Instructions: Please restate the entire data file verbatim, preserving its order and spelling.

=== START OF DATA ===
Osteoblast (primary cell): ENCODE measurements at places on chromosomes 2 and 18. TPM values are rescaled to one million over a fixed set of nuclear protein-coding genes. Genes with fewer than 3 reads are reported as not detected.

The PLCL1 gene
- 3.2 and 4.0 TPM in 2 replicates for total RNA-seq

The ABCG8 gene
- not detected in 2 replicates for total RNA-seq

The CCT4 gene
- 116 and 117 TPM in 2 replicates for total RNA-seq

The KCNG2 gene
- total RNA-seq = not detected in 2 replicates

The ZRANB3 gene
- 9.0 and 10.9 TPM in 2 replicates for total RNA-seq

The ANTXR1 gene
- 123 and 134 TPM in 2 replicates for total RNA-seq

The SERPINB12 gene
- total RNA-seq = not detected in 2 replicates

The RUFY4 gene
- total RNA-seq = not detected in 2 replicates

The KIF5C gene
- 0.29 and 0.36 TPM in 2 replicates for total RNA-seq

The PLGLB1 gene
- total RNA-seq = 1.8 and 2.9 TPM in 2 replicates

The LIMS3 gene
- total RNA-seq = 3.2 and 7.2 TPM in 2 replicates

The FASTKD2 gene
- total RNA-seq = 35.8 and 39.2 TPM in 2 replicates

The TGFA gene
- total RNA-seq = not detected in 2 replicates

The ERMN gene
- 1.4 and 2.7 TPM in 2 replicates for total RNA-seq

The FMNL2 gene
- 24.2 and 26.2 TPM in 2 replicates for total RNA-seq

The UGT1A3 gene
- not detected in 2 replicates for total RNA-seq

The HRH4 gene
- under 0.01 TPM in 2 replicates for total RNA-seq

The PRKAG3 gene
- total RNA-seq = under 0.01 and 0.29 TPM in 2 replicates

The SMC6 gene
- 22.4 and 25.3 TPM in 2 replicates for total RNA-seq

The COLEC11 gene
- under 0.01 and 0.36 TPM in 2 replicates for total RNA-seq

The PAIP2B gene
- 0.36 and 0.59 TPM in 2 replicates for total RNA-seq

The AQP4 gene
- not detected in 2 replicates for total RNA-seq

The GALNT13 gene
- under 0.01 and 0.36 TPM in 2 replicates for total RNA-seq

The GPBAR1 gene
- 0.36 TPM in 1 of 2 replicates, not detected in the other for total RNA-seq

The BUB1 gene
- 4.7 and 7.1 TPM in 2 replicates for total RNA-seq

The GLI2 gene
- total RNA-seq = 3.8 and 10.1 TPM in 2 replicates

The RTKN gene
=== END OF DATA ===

Osteoblast (primary cell): ENCODE measurements at places on chromosomes 2 and 18. TPM values are rescaled to one million over a fixed set of nuclear protein-coding genes. Genes with fewer than 3 reads are reported as not detected.

The PLCL1 gene
- 3.2 and 4.0 TPM in 2 replicates for total RNA-seq

The ABCG8 gene
- not detected in 2 replicates for total RNA-seq

The CCT4 gene
- 116 and 117 TPM in 2 replicates for total RNA-seq

The KCNG2 gene
- total RNA-seq = not detected in 2 replicates

The ZRANB3 gene
- 9.0 and 10.9 TPM in 2 replicates for total RNA-seq

The ANTXR1 gene
- 123 and 134 TPM in 2 replicates for total RNA-seq

The SERPINB12 gene
- total RNA-seq = not detected in 2 replicates

The RUFY4 gene
- total RNA-seq = not detected in 2 replicates

The KIF5C gene
- 0.29 and 0.36 TPM in 2 replicates for total RNA-seq

The PLGLB1 gene
- total RNA-seq = 1.8 and 2.9 TPM in 2 replicates

The LIMS3 gene
- total RNA-seq = 3.2 and 7.2 TPM in 2 replicates

The FASTKD2 gene
- total RNA-seq = 35.8 and 39.2 TPM in 2 replicates

The TGFA gene
- total RNA-seq = not detected in 2 replicates

The ERMN gene
- 1.4 and 2.7 TPM in 2 replicates for total RNA-seq

The FMNL2 gene
- 24.2 and 26.2 TPM in 2 replicates for total RNA-seq

The UGT1A3 gene
- not detected in 2 replicates for total RNA-seq

The HRH4 gene
- under 0.01 TPM in 2 replicates for total RNA-seq

The PRKAG3 gene
- total RNA-seq = under 0.01 and 0.29 TPM in 2 replicates

The SMC6 gene
- 22.4 and 25.3 TPM in 2 replicates for total RNA-seq

The COLEC11 gene
- under 0.01 and 0.36 TPM in 2 replicates for total RNA-seq

The PAIP2B gene
- 0.36 and 0.59 TPM in 2 replicates for total RNA-seq

The AQP4 gene
- not detected in 2 replicates for total RNA-seq

The GALNT13 gene
- under 0.01 and 0.36 TPM in 2 replicates for total RNA-seq

The GPBAR1 gene
- 0.36 TPM in 1 of 2 replicates, not detected in the other for total RNA-seq

The BUB1 gene
- 4.7 and 7.1 TPM in 2 replicates for total RNA-seq

The GLI2 gene
- total RNA-seq = 3.8 and 10.1 TPM in 2 replicates

The RTKN gene